We transplanted the strawberries to the berry section of the vegie garden (just in front of my neighbour’s washing line in bottom photo!) and sweet peas to climb up a feature tripod beside the chard (top photo on left side).Blog Printemps20%ReszdIMG_1263Blog Printemps20%ReszdIMG_1266 - CopyAnd we had visitors…

: a local horse, who slipped his paddock – I’m so glad my neighbour caught him before he munched into my roses and tulips!Blog Printemps20%ReszdIMG_0691Blog Printemps20%ReszdIMG_0690

:a flock of acrobatic silvereyes foraging for insects in the new foliage of the maple…Blog Printemps20%Reszd2015-09-23 08.41.56Blog Printemps20%Reszd2015-09-23 08.41.20: a return visit from the Kings ! This super-quiet pair are obviously very familiar with Candelo verandahs ! I think I might call them ‘Oliver’ and ‘Twist’ !!! We are a bit tough on succumbing to their cadging – when they realize no food is forthcoming, they retreat to feed on the Prunus blossom, which is where they should be !!!Blog Printemps20%Reszd2015-09-23 08.12.01Blog Printemps20%Reszd2015-09-23 08.12.12Blog Printemps20%Reszd2015-09-23 08.11.30Blog Printemps20%Reszd2015-09-23 08.14.10: The next-door neighbours now have two very cute  sheep to mow their lawn!Blog Printemps20%ReszdIMG_1236Blog Printemps20%ReszdIMG_1197: And a very noisy ultralight did a flyover the morning after our late midnight French sojourn! Assuming it was red and navy blue, the colours were appropriate, so we forgave him!!!

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Yes !!!  We went to France at the weekend! My neighbour Anne had always planned to celebrate her 60th birthday in Paris, but plans had changed and so Paris, like Methuselah, came to her instead !!! It was a great night and wonderful for us to meet all the locals. Everyone dressed appropriately from very glam and sophisticated (not me!) to arty and flamboyant. If you click on our photo, then click on his neck, you will see Ross’s concession to dressing up !!! Anne had done a wonderful job with the decor from black cardboard cutout lampposts on the walls to an Eiffel Tower of fairy lights, surrounded by photos of her younger self.Blog Printemps20%ReszdIMG_1205Blog Printemps20%ReszdIMG_1207We had a magnificent feast, with everyone taking a plate of food. I made a quintessentially Australian dessert, pavlova, but shaped in a French flag with the tri-couleurs represented by blueberries, cream and strawberries (see ‘The Sweet Spot’ on Thursday ! ) . I couldn’t resist adding our first rose bud (Chateau de Clos Vougeot), even though it is not part of the French Flag ! We very carefully carried the pavlova, down the hill to Anne’s place, on an old, but firm, blue plastic tub lid, then decorated the outside of the tin pavlova tray with flowers (white plum blossom, forget-me-knots and periwinkle) to hide the ugly cooking marks!!!Blog Printemps20%ReszdIMG_1188Blog Printemps20%Reszd2015-09-26 19.41.38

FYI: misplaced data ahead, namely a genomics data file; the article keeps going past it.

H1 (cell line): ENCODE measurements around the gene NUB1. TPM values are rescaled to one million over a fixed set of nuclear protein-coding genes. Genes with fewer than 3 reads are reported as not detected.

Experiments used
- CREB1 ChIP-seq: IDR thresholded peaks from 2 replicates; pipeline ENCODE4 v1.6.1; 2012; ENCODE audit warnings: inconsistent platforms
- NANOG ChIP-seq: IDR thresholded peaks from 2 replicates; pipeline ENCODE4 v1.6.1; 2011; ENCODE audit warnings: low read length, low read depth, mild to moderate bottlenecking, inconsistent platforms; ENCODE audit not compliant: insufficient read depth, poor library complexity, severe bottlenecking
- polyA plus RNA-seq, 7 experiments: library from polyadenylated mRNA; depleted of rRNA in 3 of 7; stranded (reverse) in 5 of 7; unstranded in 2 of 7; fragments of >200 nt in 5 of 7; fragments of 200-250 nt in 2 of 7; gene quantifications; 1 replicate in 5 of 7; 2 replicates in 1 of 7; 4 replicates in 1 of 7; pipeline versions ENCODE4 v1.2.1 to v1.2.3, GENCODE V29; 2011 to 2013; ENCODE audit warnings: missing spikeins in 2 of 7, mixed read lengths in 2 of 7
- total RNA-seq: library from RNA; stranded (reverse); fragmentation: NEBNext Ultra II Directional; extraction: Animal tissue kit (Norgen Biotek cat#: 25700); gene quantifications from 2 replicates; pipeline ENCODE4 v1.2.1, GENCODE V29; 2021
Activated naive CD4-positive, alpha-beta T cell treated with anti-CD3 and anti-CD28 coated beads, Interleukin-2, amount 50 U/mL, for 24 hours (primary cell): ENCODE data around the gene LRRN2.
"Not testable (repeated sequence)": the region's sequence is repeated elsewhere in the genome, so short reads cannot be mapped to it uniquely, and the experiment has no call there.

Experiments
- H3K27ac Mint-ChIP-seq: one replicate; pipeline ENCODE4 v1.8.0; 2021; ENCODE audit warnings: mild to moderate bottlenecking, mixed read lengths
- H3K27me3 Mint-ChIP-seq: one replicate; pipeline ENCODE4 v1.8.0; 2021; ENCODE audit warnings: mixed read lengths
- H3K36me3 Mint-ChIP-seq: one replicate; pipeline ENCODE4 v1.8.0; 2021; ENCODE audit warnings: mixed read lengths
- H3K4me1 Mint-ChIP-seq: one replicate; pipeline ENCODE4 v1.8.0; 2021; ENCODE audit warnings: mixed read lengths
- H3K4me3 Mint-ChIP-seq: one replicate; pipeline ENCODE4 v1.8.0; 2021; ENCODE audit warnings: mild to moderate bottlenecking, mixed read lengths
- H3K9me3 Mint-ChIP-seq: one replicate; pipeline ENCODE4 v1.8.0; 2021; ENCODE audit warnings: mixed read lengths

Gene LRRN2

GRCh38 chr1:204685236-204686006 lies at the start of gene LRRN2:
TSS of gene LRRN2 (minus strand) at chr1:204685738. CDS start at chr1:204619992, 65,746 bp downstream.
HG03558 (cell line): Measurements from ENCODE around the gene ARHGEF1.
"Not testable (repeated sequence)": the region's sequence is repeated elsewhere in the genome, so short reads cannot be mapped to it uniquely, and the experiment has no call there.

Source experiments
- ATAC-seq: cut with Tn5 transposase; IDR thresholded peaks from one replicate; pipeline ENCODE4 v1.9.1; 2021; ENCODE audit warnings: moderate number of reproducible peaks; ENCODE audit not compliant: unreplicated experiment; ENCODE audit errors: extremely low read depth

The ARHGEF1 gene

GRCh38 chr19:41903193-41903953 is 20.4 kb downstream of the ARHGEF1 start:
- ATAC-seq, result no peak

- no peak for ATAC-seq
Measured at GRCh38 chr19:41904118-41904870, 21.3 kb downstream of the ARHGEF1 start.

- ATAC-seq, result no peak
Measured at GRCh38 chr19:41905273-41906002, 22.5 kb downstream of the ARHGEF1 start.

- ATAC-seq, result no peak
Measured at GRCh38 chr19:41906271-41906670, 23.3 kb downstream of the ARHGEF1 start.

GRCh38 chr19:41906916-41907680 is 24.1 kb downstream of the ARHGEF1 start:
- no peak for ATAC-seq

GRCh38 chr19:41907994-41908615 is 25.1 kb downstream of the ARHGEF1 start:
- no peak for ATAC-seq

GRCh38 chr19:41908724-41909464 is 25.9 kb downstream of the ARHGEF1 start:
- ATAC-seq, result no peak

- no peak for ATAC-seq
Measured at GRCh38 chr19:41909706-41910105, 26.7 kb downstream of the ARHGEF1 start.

We also took along a bottle of Rosé ( albeit Australia’s Jacob’s Creek!) ; a bouquet of red, blue and white anemones in a recycled jar of our favourite delicious imported French jam, St. Dalfour, (blueberry jam of course!), and a gift of one of my hand-embroidered felt cushions, based on French themes, in red, blue and white, with a backing fabric of a Paris street map and wrapped in tricouleur tissue paper, complete with a handmade Eiffel Tower card !!!Blog Printemps20%Reszd2015-09-15 16.19.29Blog Printemps20%Reszd2015-09-15 16.17.22Here is how I made the card :

  1. Google, select and cut-and-paste an image of the Eiffel Tower to a Word Document, resize if necessary and print out.
  2. Fold an A4 black card in half and place on the cutting mat with the card join at the top.  Using a tracing wheel , transfer the pattern onto the black card and cut out.
  3. Open up the card and cut out the negative space on the front of the card only.
  4. Using a silver pen, mark in the girders, as well as the inside window, write your message and put your logo on the back. Voilà !Blog Printemps20%ReszdIMG_0569Blog Printemps20%ReszdIMG_0575

I have always had a love affair with France, so much so that I think, in the interests of getting this post published, as well as not overstepping the mark with the length of my posts (though I am well aware that I already have!!!), I will reserve sharing my passion with you for a Random Thoughts post later this coming month !!! But it is great to know that I have some fellow Francophiles right here in Candelo !!! Especially my front neighbour in her beautiful blue house !  Au revoir !Blog Printemps20%ReszdIMG_0693Blog Printemps20%ReszdIMG_0696P.S. Would you believe it? Our amazingly generous camellia is still blooming. Talk about the gift that keeps on giving! She deserves a few more photos in recognition of her wonderful service and generosity !!!Blog Printemps20%ReszdIMG_0692Blog Printemps20%ReszdIMG_0695